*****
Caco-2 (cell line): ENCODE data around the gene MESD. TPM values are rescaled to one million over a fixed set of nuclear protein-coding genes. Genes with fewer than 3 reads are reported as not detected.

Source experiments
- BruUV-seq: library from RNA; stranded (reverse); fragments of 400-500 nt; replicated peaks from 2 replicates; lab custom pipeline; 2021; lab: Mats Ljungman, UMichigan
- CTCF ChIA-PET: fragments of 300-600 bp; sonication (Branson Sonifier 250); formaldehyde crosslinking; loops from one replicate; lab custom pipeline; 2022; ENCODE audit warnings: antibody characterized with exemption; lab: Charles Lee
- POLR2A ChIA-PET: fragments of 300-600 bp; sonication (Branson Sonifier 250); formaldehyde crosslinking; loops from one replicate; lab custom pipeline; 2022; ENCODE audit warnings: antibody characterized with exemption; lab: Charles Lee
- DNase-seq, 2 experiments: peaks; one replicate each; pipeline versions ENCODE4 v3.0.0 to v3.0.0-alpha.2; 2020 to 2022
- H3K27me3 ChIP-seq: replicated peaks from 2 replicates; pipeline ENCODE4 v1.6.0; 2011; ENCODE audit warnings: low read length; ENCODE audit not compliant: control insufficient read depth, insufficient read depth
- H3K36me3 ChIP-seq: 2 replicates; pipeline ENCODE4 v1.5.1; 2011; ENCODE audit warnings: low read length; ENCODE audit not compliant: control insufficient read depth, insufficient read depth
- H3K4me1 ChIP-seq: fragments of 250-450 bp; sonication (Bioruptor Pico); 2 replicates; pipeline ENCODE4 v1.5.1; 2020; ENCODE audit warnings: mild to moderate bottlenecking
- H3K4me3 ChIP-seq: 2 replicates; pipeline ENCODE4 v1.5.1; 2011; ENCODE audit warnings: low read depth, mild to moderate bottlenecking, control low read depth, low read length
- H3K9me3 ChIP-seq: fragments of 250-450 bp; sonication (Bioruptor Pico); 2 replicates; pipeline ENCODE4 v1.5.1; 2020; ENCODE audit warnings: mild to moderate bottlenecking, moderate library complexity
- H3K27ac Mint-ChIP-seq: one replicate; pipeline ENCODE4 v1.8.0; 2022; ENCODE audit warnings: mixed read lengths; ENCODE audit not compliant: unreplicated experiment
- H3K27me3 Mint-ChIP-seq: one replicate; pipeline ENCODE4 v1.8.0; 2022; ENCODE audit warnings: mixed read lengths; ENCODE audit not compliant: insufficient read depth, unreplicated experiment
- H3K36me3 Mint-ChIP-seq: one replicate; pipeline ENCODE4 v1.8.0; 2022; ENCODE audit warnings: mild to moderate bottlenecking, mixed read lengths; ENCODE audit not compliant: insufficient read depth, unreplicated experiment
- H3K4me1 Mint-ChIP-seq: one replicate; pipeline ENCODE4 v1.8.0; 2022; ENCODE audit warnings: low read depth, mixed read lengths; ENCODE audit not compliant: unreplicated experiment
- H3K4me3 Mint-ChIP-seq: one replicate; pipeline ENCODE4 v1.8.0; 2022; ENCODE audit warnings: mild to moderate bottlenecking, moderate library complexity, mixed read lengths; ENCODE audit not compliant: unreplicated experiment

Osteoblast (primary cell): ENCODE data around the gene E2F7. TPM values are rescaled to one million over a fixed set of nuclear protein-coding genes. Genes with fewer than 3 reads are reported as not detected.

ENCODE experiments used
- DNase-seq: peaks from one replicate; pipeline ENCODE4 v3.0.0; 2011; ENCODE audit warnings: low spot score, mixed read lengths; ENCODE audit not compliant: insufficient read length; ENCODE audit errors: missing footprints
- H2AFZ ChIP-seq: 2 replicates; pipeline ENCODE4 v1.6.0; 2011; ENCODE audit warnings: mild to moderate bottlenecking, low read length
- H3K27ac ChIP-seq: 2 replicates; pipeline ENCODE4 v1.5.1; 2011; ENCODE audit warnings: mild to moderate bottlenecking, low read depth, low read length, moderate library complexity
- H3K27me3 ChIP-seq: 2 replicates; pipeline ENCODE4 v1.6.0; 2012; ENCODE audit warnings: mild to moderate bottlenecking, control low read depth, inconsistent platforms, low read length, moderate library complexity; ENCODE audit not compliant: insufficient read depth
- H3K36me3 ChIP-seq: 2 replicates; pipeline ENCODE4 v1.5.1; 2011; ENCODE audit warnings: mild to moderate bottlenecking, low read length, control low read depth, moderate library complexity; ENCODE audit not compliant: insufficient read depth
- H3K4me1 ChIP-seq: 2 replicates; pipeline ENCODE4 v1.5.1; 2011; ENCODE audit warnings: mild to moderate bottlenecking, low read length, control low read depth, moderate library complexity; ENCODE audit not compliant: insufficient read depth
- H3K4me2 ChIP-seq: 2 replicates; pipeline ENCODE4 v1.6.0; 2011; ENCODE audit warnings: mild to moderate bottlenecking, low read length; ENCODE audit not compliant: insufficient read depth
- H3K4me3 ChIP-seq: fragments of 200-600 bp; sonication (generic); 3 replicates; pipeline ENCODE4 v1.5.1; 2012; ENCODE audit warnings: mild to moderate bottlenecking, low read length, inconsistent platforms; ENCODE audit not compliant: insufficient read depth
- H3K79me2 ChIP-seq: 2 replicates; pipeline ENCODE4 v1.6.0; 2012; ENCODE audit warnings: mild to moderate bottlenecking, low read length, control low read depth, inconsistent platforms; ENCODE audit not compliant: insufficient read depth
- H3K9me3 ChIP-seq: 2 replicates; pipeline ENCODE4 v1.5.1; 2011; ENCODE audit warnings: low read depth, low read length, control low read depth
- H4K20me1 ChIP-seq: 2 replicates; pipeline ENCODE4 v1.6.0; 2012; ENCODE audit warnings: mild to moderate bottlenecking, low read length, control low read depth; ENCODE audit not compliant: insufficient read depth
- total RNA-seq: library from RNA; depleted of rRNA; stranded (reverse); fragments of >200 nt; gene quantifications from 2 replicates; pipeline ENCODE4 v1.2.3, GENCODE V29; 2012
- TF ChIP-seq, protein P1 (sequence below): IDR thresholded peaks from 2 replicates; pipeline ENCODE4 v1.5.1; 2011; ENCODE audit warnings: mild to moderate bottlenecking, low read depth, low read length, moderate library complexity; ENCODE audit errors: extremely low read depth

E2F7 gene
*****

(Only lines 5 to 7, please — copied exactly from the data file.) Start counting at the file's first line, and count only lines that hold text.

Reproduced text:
- POLR2A ChIA-PET: fragments of 300-600 bp; sonication (Branson Sonifier 250); formaldehyde crosslinking; loops from one replicate; lab custom pipeline; 2022; ENCODE audit warnings: antibody characterized with exemption; lab: Charles Lee
- DNase-seq, 2 experiments: peaks; one replicate each; pipeline versions ENCODE4 v3.0.0 to v3.0.0-alpha.2; 2020 to 2022
- H3K27me3 ChIP-seq: replicated peaks from 2 replicates; pipeline ENCODE4 v1.6.0; 2011; ENCODE audit warnings: low read length; ENCODE audit not compliant: control insufficient read depth, insufficient read depth